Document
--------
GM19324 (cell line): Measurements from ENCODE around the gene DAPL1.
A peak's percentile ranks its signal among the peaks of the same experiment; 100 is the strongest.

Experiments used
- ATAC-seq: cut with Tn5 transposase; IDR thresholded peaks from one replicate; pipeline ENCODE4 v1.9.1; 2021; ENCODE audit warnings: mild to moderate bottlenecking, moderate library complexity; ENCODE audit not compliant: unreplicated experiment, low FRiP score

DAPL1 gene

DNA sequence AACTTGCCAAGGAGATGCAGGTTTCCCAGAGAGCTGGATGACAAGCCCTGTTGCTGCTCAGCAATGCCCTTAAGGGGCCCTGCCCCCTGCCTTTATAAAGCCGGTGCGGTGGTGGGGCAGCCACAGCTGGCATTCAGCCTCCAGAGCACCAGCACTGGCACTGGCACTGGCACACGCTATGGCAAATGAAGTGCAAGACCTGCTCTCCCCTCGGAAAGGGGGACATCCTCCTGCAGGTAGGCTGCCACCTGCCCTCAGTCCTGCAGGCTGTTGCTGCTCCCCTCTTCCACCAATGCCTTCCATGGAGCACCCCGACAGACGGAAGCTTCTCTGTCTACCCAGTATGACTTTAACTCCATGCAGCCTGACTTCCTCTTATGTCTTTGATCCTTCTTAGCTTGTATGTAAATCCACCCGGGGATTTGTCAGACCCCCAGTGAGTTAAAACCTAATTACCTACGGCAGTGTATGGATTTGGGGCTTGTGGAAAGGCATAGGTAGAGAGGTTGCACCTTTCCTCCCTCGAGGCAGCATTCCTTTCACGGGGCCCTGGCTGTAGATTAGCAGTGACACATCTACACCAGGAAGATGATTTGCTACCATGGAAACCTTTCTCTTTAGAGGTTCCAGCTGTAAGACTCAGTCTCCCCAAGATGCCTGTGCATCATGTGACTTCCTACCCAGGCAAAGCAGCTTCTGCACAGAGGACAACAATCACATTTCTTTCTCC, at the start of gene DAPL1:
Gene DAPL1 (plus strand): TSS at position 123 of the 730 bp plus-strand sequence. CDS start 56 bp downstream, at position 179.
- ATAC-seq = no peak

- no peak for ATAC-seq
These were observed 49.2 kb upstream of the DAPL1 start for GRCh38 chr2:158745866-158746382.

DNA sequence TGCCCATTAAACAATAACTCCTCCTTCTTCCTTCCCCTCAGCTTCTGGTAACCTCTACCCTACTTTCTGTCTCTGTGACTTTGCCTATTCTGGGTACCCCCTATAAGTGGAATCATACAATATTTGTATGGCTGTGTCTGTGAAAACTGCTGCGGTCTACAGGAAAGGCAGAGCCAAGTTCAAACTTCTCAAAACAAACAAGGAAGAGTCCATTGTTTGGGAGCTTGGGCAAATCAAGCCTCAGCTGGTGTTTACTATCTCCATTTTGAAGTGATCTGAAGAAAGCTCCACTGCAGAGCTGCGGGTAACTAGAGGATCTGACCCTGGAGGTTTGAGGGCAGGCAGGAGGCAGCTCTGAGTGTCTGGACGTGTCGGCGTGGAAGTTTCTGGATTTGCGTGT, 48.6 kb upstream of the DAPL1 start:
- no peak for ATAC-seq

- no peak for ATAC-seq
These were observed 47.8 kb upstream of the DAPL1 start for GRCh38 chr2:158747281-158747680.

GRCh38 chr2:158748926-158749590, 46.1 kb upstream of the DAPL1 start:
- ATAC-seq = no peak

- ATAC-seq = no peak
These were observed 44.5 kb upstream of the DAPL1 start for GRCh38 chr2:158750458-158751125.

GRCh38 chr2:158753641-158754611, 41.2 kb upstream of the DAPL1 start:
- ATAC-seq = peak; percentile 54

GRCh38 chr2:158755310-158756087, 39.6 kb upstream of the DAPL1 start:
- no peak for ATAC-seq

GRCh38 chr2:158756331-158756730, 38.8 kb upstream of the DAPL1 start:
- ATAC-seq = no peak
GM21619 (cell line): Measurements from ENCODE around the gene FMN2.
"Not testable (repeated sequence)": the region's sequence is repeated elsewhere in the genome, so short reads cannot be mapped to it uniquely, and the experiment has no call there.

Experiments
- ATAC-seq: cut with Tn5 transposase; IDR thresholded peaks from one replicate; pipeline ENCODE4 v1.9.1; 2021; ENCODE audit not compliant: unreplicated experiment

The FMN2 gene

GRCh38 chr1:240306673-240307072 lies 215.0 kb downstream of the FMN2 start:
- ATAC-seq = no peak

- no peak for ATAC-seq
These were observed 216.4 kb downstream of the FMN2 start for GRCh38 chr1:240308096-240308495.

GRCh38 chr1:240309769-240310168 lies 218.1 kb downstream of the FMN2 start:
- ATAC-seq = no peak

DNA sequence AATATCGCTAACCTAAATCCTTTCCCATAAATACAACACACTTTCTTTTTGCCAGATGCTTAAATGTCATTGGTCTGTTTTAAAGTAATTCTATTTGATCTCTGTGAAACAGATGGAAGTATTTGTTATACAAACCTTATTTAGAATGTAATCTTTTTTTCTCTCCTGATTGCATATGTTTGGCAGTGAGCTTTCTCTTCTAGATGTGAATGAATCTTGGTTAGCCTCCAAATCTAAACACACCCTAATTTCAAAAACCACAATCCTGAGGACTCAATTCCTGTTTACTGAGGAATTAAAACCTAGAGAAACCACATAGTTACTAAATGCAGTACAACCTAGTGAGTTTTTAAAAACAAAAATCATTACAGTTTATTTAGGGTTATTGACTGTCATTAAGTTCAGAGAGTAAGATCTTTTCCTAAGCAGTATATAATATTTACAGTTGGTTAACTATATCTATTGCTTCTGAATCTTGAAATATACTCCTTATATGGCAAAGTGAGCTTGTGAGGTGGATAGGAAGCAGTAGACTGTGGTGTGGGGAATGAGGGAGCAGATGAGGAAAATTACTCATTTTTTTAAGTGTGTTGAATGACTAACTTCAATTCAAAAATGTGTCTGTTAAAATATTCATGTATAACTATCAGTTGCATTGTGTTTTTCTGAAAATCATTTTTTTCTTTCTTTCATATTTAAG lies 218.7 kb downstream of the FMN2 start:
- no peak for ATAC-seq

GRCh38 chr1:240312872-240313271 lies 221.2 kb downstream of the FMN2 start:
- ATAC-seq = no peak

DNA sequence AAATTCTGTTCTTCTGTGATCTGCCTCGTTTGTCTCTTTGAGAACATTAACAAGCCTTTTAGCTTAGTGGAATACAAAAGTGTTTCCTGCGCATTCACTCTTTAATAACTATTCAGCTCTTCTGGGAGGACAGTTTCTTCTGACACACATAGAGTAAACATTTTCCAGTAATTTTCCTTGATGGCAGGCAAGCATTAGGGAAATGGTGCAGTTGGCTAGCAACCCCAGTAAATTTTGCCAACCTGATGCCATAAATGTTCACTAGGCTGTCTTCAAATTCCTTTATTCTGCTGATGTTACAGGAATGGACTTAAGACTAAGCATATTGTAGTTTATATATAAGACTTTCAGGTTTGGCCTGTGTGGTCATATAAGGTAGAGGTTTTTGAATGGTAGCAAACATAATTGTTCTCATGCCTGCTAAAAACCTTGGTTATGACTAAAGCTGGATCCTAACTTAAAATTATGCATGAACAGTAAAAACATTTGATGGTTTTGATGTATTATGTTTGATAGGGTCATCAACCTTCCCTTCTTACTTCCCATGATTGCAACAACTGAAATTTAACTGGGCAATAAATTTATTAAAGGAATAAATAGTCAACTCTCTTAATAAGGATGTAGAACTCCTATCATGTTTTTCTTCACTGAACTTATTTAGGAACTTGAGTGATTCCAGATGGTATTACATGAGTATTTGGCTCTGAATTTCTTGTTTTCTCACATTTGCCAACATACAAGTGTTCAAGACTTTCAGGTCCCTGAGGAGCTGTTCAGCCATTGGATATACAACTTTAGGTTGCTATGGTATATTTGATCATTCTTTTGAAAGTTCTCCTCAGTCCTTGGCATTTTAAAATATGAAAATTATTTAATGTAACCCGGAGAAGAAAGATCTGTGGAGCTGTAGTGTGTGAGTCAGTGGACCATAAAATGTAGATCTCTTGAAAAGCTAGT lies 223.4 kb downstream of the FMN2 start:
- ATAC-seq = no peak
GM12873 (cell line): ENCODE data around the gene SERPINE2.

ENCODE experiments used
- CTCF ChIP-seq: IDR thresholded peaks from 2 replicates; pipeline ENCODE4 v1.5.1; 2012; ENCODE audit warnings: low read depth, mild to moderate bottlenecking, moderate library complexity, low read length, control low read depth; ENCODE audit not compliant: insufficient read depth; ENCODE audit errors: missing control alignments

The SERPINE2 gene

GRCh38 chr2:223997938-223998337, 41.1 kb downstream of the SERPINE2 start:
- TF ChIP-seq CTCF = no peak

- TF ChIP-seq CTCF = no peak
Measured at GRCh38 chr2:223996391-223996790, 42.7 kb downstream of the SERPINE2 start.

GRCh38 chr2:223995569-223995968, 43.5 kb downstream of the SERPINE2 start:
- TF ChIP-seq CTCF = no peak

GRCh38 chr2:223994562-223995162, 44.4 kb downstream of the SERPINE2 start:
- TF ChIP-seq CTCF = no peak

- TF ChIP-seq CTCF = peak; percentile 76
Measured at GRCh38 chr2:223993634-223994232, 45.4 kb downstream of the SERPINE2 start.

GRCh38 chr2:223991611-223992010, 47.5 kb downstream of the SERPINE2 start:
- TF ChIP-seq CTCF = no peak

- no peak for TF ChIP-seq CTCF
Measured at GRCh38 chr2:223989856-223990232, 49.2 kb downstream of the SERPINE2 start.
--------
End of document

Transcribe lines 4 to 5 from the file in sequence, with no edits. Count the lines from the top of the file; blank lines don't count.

- ATAC-seq: cut with Tn5 transposase; IDR thresholded peaks from one replicate; pipeline ENCODE4 v1.9.1; 2021; ENCODE audit warnings: mild to moderate bottlenecking, moderate library complexity; ENCODE audit not compliant: unreplicated experiment, low FRiP score

DAPL1 gene